“One of the biggest things you strive for is team chemistry, and this team fought for each other with everything. They did what they had to do to help each other, to have each other’s backs. I don’t know if I ever heard a negative word at each other all season; it was always positive, always picking each other up and giving them confidence.”
The regular season was fun for Morrison, finishing with a 17-2 record (10-1 TRAC West). After splitting with Rockridge in the second and third games of the rain-interrupted season, the Fillies reeled off 16 straight wins before falling to Burlington Central in their final weekend tournament heading into the postseason
But that regular-season run was just a prelude to the playoffs, which Morrison had been eyeing all season long. After back-to-back losses to Stillman Valley in the sectional finals in 2015 & ’16, the Fillies outscored their five opponents through regional, sectionals and the supersectional 49-10, including a 9-6 win over Rockridge in a supersectional game that they trailed 4-0 after the first inning.
Morrison knew early on it had something special going.
“Even at practice before the season, we saw something special, then as the season went on, we got better and better,” Melton said. “We saw that finally there was something there, a spark, and we knew that we had to finish strong. It had always been our dream to do that, go out with a bang, and we were able to do that. That was pretty cool.”
“I think toward the beginning of the season, everything was kind of falling into place, I guess,” Vos added. “We were hitting well, we were playing defense well, we had Lauren pitching awesome. I just think that kind of clicked, ‘OK, we’re doing really well this season, I think we can go somewhere.’”
That somewhere was East Peoria, where this group of girls remembered Stralow’s older sister, Danielle, being part of the 2011 team that won the state championship. Ever since then, a title of their own was the shared dream of this octet of seniors who first got together in fifth grade.
“We’ve all grown up together, and we’ve cherished every moment we’ve had together,” Rice said. “We had great talent, of course, but the way we clicked on and off the field, we realized we had a chance to go to state. I think it really hit us at the beginning of senior year that this was our last year, and we really wanted the state title, so there was always an urgency that every practice, every game we played that we always had to give our best, because we knew what we were capable of.
“But at the end of the day, we’re all best friends, and it didn’t matter if we won or lost. But to make that run together, and finish with a win and third place, was so fun and so great.”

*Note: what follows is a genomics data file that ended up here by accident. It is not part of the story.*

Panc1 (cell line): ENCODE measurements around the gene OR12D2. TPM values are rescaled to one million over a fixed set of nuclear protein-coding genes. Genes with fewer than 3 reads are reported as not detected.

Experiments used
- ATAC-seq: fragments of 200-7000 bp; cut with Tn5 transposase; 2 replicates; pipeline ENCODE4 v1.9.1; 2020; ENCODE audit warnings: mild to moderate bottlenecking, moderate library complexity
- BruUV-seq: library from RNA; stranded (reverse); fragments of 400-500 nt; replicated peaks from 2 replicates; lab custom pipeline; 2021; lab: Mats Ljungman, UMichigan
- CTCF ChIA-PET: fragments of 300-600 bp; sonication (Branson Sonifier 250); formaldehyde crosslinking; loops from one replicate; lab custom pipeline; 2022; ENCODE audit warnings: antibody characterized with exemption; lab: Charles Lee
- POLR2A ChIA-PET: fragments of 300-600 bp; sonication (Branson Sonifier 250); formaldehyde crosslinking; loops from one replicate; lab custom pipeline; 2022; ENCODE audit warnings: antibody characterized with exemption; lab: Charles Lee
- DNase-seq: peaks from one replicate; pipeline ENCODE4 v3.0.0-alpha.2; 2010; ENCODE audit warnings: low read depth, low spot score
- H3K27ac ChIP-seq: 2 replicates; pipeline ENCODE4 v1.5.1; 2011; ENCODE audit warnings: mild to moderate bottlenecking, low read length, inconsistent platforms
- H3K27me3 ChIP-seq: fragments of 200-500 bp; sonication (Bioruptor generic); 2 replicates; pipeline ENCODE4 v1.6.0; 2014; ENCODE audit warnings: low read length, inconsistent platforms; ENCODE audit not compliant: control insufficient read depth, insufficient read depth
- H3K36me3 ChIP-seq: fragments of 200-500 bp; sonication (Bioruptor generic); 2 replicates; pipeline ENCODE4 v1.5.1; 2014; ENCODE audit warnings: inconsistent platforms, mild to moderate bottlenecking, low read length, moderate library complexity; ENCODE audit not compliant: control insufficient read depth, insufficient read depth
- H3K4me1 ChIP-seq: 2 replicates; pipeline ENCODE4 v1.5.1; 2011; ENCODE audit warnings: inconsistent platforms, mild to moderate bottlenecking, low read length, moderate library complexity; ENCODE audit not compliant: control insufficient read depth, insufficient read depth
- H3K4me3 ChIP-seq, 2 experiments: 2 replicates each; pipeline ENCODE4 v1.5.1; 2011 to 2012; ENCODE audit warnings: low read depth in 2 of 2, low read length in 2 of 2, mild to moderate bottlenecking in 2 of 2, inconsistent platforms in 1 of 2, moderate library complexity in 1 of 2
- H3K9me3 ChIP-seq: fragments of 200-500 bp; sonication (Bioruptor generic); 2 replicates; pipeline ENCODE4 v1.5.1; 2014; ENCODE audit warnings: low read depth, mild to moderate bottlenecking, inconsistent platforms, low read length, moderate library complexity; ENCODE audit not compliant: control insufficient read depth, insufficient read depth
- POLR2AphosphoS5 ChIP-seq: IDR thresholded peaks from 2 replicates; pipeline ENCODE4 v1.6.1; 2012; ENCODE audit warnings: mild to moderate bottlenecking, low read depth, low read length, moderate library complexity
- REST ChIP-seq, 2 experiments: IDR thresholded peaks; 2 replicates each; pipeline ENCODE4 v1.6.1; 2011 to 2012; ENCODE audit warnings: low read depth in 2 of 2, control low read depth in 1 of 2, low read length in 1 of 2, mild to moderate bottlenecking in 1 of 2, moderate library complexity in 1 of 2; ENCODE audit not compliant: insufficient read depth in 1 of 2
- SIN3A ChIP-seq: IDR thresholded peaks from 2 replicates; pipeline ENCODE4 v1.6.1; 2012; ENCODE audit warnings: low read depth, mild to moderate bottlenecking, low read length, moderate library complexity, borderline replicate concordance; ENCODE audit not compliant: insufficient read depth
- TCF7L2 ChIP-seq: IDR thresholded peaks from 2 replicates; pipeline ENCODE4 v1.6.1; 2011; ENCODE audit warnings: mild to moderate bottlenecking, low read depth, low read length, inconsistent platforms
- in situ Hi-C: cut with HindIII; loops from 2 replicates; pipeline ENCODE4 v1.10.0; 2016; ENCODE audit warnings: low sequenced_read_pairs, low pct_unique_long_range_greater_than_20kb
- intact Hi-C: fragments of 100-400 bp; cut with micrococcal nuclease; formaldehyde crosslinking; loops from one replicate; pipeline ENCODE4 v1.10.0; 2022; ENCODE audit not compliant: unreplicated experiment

Now that she’s going to be on her own, Lauren Rice is looking for the same camaraderie – and success – at the next level. Having wanted to go to Missouri since she was little, and having committed to the Tigers so long ago, she’s now getting used to the idea that the future is finally here and now.
“It’s starting to hit me, actually, knowing that I’m leaving in a couple months,” Rice said. “I’m going to be having to practice every day, and I’m going to be playing against the best girls in the country. That’s kind of surreal, actually.”
She can still vividly recall coming into Morrison, already with an offer from and verbal commitment to Missouri, and anxiously awaiting what her Fillies softball career had in store for her. Now, Rice is ready to start the next chapter, where she’ll take college courses and play softball every day – and she can’t wait for that to start.
“It feels like it was just yesterday I was a freshman here,” Rice said. “People always say freshman to senior year does go fast, and that is a fact. It did go fast, but I cherished every moment of it – and now I know it will be the same way at Mizzou, so I’m going to work my hardest to do what I’m great at, and enjoy every moment of the next 4 years.”
FYI: Pitch all but 2 innings this season & led the Fillies to third place in the state in Class 2A. ... Led area with 22 wins while recording 1.18 ERA in 154 innings, with 217 strikeouts. ... Hit .500 with 7 doubles, 5 home runs, 36 RBIs and 25 runs, with an on-base percentage of .534 and a slugging percentage of .833. ... First-team all-state selection in Class 2A by Illinois Coaches Association, & a unanimous first-team pick in the Three Rivers West. ... Has played for Chicago Bandits & Firecrackers-Rico of Premier Girls Fastpitch. ... Will play at Missouri next season.